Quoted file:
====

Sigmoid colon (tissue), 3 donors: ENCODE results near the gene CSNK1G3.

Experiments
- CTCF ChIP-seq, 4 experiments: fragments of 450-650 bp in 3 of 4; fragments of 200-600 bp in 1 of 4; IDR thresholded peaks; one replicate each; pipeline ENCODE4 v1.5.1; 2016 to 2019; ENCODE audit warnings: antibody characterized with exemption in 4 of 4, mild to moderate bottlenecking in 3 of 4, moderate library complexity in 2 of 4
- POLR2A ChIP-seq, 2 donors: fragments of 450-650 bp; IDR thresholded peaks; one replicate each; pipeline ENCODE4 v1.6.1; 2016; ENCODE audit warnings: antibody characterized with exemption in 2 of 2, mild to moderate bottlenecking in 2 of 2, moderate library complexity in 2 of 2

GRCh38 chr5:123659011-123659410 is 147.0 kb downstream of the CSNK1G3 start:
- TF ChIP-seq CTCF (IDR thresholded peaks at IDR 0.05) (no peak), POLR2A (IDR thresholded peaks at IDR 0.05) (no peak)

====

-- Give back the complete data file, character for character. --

Sigmoid colon (tissue), 3 donors: ENCODE results near the gene CSNK1G3.

Experiments
- CTCF ChIP-seq, 4 experiments: fragments of 450-650 bp in 3 of 4; fragments of 200-600 bp in 1 of 4; IDR thresholded peaks; one replicate each; pipeline ENCODE4 v1.5.1; 2016 to 2019; ENCODE audit warnings: antibody characterized with exemption in 4 of 4, mild to moderate bottlenecking in 3 of 4, moderate library complexity in 2 of 4
- POLR2A ChIP-seq, 2 donors: fragments of 450-650 bp; IDR thresholded peaks; one replicate each; pipeline ENCODE4 v1.6.1; 2016; ENCODE audit warnings: antibody characterized with exemption in 2 of 2, mild to moderate bottlenecking in 2 of 2, moderate library complexity in 2 of 2

GRCh38 chr5:123659011-123659410 is 147.0 kb downstream of the CSNK1G3 start:
- TF ChIP-seq CTCF (IDR thresholded peaks at IDR 0.05) (no peak), POLR2A (IDR thresholded peaks at IDR 0.05) (no peak)